Robert Piguet’s ‘Fracas‘ of the late ’40s, ‘Joy‘ and Arpège, as well as fragrances from more recent times, Viktor & Rolf’s ‘Flowerbomb‘ (2005) and Byredo’s ‘Flowerhead‘ (2014) are some of the greats and benchmarks of the genre of narcotic, intoxicating white floral fragrances.
6 Heavy-hitter Flowers in White Floral Fragrances
Few other white florals command such tomes of legend, myth, fact and fortunes written on them than the king of scents, jasmine. It dominates all perfume genres and has genderless appeal where rose may not. Jasmine attracts a vast vocabulary of perfume adjectives including narcotic, intoxicating, sweet, cloying, heavenly, heady, tenacious, sensuous, exotic, animalic, fecal, sexy, elusive, warm, intense, and far more. It is all of these depending on its variety, strength and how it is pared with other perfumery materials.
Jasmine is a legendary aphrodisiac and in certain centuries and cultures it has been imbibed with qualities believed to promote and prolong sexual intimacy. In Hindu and Moslem traditions, it is viewed as the perfume of love. For an in-depth write-up of its use in history and aromatherapy properties, see Jasmine, its Story.
Pure, unadulterated jasmine oil is extremely expensive as it requires around 8,000 flowers to create 1ml of oil. It is produced in India and Egypt and on a small scale in France. The varieties and terroirs (I use a wine term denoting geographic regions and different soils) make a difference to its scent.
Jasmine sambac, also called Arabian jasmine, is heady, aromatic and intense, and the most prized in perfume but it varies according to Indian or Egyptian production; the latter is sweeter and lighter. Jasmine grandiflorum is the other oil used extensively in perfumery. This is more ethereal, sweeter and less indolic (heady) than sambac varieties. I use both sambac and grandiflorum (the latter to nearly its maximum allowed limit) in Devoto, The Sicily Quartet eau de parfum No.2.
This flower has less of a floral and more of a complex, ripe stone-fruit meets quality black tea scent about it. I find it almost earthy as well. Osmanthus to my mind is another white, waxy, heady floral that appeals to both genders on account of its less overtly floral aroma.
It is one of China’s seven traditional flowers and grown abundantly there as well as in Japan. It pairs well with other white florals and adds a darker note and although it can be sweet, I don’t find it cloying.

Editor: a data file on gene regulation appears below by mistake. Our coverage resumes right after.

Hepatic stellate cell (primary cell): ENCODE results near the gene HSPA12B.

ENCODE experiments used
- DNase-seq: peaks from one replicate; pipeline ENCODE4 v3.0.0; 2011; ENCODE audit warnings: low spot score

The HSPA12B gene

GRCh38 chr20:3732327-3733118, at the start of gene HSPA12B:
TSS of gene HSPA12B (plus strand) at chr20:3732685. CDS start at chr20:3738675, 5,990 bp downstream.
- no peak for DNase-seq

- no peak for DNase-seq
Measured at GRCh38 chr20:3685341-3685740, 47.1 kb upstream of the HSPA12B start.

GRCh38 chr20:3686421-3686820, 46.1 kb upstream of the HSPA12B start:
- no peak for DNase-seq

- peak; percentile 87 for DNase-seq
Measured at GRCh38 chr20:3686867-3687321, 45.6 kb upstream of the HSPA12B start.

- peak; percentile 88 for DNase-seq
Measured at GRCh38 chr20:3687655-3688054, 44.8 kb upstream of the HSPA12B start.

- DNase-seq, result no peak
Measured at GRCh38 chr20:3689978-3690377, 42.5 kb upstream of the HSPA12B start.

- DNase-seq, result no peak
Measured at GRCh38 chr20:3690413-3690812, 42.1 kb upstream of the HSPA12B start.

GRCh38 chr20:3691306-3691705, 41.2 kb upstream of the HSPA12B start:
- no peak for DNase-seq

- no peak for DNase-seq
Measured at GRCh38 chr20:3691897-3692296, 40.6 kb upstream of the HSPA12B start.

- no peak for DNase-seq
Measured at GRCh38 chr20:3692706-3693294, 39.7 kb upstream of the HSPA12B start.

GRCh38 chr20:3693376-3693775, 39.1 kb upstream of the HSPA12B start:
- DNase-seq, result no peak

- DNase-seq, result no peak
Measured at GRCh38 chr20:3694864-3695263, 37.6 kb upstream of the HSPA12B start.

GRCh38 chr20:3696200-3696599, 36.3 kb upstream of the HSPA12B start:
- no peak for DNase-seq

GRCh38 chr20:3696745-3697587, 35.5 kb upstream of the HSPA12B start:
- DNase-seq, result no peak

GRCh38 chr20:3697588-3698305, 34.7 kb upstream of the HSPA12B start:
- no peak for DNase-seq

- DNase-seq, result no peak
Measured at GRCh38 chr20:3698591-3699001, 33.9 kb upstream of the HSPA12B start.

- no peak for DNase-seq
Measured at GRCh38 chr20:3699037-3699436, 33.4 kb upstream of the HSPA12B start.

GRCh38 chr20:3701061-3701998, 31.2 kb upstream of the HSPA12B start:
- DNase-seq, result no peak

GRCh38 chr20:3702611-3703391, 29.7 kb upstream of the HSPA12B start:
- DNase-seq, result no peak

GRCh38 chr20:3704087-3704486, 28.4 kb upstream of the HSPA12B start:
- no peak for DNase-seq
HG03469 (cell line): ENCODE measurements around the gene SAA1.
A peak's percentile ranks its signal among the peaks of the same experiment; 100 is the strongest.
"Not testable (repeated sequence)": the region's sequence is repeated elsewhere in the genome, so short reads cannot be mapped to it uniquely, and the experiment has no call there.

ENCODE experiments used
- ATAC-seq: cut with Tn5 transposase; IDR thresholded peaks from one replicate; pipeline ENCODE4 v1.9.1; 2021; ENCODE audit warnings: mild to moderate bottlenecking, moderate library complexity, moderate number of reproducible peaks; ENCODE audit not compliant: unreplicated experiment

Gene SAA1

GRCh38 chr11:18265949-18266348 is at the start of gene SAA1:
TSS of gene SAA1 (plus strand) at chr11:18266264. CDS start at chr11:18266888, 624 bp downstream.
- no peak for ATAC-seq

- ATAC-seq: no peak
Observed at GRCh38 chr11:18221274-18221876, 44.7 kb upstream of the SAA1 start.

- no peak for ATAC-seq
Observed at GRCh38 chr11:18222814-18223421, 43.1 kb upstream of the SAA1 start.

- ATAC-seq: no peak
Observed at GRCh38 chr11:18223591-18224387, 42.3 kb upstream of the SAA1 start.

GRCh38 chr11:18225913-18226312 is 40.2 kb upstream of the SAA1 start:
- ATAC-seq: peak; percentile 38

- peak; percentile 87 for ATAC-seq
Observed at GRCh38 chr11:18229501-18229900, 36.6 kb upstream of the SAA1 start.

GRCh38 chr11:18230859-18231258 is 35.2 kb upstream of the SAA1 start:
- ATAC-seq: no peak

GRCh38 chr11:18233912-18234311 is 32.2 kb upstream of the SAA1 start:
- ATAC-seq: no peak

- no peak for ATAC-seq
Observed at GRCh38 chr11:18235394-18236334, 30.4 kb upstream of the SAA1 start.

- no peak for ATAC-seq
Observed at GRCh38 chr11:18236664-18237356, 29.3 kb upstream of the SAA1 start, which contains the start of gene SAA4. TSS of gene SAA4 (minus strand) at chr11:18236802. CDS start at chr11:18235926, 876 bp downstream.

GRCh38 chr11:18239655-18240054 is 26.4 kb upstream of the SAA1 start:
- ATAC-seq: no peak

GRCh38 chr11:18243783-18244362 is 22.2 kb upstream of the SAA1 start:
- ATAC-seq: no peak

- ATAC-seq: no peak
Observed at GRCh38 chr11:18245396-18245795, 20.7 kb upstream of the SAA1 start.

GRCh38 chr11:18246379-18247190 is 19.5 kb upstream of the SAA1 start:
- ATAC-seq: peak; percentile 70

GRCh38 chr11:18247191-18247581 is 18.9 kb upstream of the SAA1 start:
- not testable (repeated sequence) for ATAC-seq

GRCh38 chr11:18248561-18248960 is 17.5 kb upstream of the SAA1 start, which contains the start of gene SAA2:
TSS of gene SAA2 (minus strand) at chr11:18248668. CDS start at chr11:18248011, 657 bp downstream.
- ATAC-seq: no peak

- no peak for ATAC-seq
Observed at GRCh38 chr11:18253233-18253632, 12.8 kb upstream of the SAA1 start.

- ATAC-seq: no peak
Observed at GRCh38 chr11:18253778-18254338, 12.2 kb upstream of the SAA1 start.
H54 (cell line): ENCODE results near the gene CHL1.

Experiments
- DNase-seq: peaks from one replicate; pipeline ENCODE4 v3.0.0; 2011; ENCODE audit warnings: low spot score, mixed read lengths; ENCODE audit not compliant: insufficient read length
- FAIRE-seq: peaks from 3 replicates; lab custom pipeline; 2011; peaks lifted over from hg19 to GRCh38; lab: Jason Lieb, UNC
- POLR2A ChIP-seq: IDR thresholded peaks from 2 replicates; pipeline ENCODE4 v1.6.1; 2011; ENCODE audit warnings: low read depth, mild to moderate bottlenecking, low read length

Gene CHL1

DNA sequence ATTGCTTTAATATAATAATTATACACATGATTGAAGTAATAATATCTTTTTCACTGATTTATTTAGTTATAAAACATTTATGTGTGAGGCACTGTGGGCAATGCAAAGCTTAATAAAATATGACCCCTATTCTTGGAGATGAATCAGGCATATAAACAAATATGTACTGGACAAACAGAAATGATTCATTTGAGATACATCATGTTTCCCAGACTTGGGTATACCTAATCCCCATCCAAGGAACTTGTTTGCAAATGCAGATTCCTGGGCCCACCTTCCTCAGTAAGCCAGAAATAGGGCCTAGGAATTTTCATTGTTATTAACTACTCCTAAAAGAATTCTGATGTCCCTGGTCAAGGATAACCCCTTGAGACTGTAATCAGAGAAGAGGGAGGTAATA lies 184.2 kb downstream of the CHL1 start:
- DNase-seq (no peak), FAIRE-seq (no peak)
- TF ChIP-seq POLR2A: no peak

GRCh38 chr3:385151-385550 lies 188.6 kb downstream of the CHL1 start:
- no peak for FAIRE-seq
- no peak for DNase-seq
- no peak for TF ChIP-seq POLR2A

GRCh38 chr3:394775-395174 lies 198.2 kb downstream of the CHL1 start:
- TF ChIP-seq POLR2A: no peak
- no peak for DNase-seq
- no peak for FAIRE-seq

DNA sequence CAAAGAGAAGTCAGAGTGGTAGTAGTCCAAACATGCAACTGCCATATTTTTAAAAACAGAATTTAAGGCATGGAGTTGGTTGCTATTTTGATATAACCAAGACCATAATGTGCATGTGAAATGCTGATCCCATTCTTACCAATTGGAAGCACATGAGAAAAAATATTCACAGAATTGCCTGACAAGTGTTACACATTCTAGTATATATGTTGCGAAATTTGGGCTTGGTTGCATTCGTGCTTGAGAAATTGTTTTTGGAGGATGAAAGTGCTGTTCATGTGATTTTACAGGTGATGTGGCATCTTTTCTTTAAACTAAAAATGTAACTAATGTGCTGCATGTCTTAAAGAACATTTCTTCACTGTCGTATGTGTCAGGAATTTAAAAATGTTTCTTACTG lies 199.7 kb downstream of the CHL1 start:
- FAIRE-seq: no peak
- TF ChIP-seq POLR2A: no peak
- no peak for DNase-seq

It comes and goes from perfume fashion in a way that jasmine never does. One niche, and all-natural perfume I came across which makes osmanthus centre stage along with some deep, leathery notes is ‘Black Osmanthus’ by Marina Barcinella. A past winner of the Fragrance Foundation UK Award for Best New Independent Fragrance, Black Osmanthus includes tuberose and jasmine along with myrrh, frankincense, saffron and woody-leathery notes. Sadly, as Barcinella no longer works in perfumery commercially, this risque’ osmanthus may be a thing of the past.
However, if you are seeking intriguing osmanthus perfumes, do read renowned perfumery consultant and writer Victoria Frolova’s FT article on Three Vivid Fragrances linked by Osmanthus which has some excellent suggestions in Serge Luten’s, Hermes and MDCI’s renderings of this unique white floral.
This is a polarising note in white floral fragrances and another exotic import to European perfumery that comes in and out of favour. At some point, most major perfume houses do make tuberose the star of the show; given it has French connections with Marie-Antoinette, it was never going to disappear when aromachems came to the fore in florals.
Tuberose has a sweet waxiness and is a smooth scent, though I know using ‘smooth’ seems strange. It also has greener, and sometimes ‘rubbery’ notes that you might associate with the snapped stem of giant stalk in a florist’s. In fact, the ‘tube’ has a fleshy, heavy voluptuousness to it as a flower that translates into how many have viewed its scent. In times past, it was seen as rather exotic and decadent. In some cultures, it was almost a forbidden fruit said to lure young women into temptation as its scent intensifies after nightfall.
The first perfume to really make it the star was Piguet’s ‘Fracas’ in 1946 by renowned perfumer Germaine Cellier. A later fragrance to feature tuberose is ‘Carnal Flower‘ from Editions de Frederic Malle composed by Dominique Ropion and launched in 2005. I find it intoxicating and a masterpiece even though I am not a huge tuberose lover. It is heavy, heady and divides the critics.